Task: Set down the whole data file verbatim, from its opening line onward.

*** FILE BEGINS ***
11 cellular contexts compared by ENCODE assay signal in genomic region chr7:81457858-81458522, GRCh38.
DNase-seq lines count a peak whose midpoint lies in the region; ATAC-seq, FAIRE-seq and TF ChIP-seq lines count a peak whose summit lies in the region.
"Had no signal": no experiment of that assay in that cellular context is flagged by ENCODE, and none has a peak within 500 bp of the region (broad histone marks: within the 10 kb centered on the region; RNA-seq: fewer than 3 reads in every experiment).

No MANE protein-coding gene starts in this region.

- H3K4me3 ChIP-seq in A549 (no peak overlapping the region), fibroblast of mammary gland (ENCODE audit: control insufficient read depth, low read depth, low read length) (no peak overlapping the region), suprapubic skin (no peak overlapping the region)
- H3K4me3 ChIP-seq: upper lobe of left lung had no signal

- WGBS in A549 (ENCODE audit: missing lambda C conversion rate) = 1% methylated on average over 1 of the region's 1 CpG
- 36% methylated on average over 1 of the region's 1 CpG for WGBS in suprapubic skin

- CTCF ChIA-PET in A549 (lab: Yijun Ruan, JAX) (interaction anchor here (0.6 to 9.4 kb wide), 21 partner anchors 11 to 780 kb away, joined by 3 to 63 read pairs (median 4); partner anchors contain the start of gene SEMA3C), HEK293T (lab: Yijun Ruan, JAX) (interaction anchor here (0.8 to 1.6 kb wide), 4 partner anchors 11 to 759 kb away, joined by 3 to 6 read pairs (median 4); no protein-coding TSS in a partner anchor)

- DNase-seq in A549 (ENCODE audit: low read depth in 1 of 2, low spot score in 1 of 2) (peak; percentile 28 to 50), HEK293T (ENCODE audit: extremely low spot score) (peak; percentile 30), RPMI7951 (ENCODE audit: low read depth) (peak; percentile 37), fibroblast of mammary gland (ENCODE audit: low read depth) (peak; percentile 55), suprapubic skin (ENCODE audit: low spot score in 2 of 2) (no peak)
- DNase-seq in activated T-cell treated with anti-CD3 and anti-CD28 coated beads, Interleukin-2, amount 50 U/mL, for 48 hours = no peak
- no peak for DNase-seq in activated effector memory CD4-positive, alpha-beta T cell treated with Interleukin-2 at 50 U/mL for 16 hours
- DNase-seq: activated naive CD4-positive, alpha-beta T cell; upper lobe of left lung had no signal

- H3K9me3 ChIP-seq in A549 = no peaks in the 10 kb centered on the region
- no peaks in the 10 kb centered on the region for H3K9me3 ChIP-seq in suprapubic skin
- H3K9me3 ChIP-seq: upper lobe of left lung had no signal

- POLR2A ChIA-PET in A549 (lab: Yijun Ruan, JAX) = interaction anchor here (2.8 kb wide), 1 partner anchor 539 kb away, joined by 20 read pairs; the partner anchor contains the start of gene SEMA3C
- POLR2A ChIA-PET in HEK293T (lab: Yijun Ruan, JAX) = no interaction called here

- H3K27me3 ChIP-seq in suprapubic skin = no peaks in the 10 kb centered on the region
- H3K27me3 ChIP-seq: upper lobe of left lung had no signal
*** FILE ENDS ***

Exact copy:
11 cellular contexts compared by ENCODE assay signal in genomic region chr7:81457858-81458522, GRCh38.
DNase-seq lines count a peak whose midpoint lies in the region; ATAC-seq, FAIRE-seq and TF ChIP-seq lines count a peak whose summit lies in the region.
"Had no signal": no experiment of that assay in that cellular context is flagged by ENCODE, and none has a peak within 500 bp of the region (broad histone marks: within the 10 kb centered on the region; RNA-seq: fewer than 3 reads in every experiment).

No MANE protein-coding gene starts in this region.

- H3K4me3 ChIP-seq in A549 (no peak overlapping the region), fibroblast of mammary gland (ENCODE audit: control insufficient read depth, low read depth, low read length) (no peak overlapping the region), suprapubic skin (no peak overlapping the region)
- H3K4me3 ChIP-seq: upper lobe of left lung had no signal

- WGBS in A549 (ENCODE audit: missing lambda C conversion rate) = 1% methylated on average over 1 of the region's 1 CpG
- 36% methylated on average over 1 of the region's 1 CpG for WGBS in suprapubic skin

- CTCF ChIA-PET in A549 (lab: Yijun Ruan, JAX) (interaction anchor here (0.6 to 9.4 kb wide), 21 partner anchors 11 to 780 kb away, joined by 3 to 63 read pairs (median 4); partner anchors contain the start of gene SEMA3C), HEK293T (lab: Yijun Ruan, JAX) (interaction anchor here (0.8 to 1.6 kb wide), 4 partner anchors 11 to 759 kb away, joined by 3 to 6 read pairs (median 4); no protein-coding TSS in a partner anchor)

- DNase-seq in A549 (ENCODE audit: low read depth in 1 of 2, low spot score in 1 of 2) (peak; percentile 28 to 50), HEK293T (ENCODE audit: extremely low spot score) (peak; percentile 30), RPMI7951 (ENCODE audit: low read depth) (peak; percentile 37), fibroblast of mammary gland (ENCODE audit: low read depth) (peak; percentile 55), suprapubic skin (ENCODE audit: low spot score in 2 of 2) (no peak)
- DNase-seq in activated T-cell treated with anti-CD3 and anti-CD28 coated beads, Interleukin-2, amount 50 U/mL, for 48 hours = no peak
- no peak for DNase-seq in activated effector memory CD4-positive, alpha-beta T cell treated with Interleukin-2 at 50 U/mL for 16 hours
- DNase-seq: activated naive CD4-positive, alpha-beta T cell; upper lobe of left lung had no signal

- H3K9me3 ChIP-seq in A549 = no peaks in the 10 kb centered on the region
- no peaks in the 10 kb centered on the region for H3K9me3 ChIP-seq in suprapubic skin
- H3K9me3 ChIP-seq: upper lobe of left lung had no signal

- POLR2A ChIA-PET in A549 (lab: Yijun Ruan, JAX) = interaction anchor here (2.8 kb wide), 1 partner anchor 539 kb away, joined by 20 read pairs; the partner anchor contains the start of gene SEMA3C
- POLR2A ChIA-PET in HEK293T (lab: Yijun Ruan, JAX) = no interaction called here

- H3K27me3 ChIP-seq in suprapubic skin = no peaks in the 10 kb centered on the region
- H3K27me3 ChIP-seq: upper lobe of left lung had no signal